This might become clearer when you know that you can obtain the category of sheaves from the category of presheaves by localizing: you invert maps that are isomorphisms locally for the topology. The localization functor can then be identified with sheafification. Note that this description of the category of sheaves makes no reference to the sheaf condition at all.
Now for simplicial sheaves, there is an obvious way to define the correct notion of a "local equivalence of simplicial presheaves": it should just be a map which, locally in the topology, is a weak equivalence of simplicial sets. So the category of simplicial sheaves, whatever it is, should be the localization (preferably in the $\infty$-categorical sense) of the category of simplicial presheaves at these maps. Hypercovers are special cases of local equivalences, and it turns out that there are enough of them: localizing at hypercovers gives you the same category of sheaves. If you localize only at Cech covers, however, you get something different.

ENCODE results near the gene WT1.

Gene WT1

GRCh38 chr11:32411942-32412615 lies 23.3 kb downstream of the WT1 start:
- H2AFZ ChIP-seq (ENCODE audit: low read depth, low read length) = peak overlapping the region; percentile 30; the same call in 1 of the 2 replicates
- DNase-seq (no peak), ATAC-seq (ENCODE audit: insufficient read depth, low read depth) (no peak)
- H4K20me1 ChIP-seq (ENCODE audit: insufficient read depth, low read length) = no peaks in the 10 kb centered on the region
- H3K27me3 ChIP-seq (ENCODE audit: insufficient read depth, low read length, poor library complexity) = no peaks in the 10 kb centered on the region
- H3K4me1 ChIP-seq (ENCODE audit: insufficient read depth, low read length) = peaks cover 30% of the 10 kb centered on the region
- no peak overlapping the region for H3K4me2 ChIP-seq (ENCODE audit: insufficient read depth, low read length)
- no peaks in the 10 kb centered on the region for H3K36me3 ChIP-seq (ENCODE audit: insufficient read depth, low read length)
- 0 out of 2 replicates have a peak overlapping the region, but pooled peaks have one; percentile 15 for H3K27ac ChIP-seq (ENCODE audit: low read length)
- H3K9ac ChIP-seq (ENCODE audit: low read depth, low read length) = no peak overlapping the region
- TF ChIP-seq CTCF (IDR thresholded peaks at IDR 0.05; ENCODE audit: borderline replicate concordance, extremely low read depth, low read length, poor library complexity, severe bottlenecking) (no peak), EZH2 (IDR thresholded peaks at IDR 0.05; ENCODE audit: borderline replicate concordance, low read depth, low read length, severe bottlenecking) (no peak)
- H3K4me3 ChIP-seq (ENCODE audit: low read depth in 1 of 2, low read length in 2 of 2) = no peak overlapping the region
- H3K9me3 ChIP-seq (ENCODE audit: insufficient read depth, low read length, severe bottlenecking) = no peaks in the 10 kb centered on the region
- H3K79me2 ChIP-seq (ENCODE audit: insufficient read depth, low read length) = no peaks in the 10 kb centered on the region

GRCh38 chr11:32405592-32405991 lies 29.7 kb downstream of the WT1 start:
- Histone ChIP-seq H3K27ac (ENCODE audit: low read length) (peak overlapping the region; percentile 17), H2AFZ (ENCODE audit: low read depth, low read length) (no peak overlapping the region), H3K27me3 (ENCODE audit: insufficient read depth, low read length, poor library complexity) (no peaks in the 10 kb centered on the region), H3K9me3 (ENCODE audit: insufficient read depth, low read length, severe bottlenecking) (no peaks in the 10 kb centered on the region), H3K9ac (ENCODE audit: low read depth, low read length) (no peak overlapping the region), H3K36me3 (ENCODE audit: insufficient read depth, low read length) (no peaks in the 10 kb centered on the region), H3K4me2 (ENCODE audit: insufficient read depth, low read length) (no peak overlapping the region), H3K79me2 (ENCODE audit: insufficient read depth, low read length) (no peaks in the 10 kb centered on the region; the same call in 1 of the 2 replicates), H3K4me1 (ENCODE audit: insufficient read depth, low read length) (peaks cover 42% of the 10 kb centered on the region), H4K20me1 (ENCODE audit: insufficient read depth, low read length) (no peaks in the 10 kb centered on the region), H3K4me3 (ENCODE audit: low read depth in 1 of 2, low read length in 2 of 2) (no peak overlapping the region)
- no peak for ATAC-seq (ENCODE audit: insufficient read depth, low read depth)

This is why for example Cech cohomology does not always coincide with sheaf cohomology (and any site in which they disagree gives you an example where the Cech localization is different), but sheaf cohomology is always the same as hypercover cohomology.
This paper by Dugger, Hollander, and Isaksen, is a good reference for hypercovers. Theorem 6.2 is the fact that I mention above.
EDIT: I was wrong when I mentioned Cech cohomology above. Cech cohomology has nothing to do with either localization (see this relevant nForum post).